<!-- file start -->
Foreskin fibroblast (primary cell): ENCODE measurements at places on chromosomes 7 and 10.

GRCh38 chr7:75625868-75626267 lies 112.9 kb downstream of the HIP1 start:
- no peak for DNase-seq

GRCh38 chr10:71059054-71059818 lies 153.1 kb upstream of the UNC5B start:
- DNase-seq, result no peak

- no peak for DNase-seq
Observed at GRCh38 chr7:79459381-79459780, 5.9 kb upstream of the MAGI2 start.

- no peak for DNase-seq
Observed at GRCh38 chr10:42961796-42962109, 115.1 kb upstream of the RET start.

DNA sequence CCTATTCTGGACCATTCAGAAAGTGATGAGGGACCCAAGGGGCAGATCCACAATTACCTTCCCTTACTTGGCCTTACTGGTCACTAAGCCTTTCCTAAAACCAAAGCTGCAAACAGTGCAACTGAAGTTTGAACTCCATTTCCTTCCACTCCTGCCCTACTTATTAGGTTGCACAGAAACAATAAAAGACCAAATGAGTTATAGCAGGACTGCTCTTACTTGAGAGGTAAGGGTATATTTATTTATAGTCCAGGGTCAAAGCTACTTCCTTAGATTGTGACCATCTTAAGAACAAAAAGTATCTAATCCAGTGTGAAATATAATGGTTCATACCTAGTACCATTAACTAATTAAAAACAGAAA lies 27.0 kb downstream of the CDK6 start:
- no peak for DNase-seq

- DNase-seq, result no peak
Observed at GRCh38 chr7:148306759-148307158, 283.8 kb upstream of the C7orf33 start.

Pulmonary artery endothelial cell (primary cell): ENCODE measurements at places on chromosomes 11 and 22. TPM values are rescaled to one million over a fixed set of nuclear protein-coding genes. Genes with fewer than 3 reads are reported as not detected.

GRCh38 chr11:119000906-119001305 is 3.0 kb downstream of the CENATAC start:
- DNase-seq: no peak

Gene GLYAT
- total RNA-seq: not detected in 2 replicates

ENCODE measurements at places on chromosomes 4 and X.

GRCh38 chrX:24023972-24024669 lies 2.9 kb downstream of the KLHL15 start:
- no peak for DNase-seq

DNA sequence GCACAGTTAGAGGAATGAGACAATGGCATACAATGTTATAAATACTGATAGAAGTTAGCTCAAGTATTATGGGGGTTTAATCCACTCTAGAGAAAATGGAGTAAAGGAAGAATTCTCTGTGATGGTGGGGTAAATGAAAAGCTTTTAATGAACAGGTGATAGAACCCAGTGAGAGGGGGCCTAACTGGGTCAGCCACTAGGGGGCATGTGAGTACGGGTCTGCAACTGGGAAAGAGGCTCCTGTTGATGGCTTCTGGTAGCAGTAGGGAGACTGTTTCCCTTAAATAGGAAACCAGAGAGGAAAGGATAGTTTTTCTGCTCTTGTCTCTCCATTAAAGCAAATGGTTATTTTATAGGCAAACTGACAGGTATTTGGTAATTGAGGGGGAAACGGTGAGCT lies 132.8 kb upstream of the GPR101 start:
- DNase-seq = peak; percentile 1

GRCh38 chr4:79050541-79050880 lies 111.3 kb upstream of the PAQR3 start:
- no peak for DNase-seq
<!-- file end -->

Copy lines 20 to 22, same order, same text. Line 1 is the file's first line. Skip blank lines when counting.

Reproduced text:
GRCh38 chrX:24023972-24024669 lies 2.9 kb downstream of the KLHL15 start:
- no peak for DNase-seq

DNA sequence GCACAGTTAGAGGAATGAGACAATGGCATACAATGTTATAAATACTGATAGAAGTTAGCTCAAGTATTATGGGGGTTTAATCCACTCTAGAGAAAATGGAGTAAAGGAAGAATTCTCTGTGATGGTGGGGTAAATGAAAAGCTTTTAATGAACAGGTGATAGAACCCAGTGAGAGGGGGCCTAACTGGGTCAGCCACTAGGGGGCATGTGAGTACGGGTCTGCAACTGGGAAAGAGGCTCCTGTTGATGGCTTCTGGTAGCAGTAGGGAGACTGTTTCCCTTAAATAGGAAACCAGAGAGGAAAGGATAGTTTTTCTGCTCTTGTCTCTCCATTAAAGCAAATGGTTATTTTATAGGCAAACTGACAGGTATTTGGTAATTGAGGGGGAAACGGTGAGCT lies 132.8 kb upstream of the GPR101 start: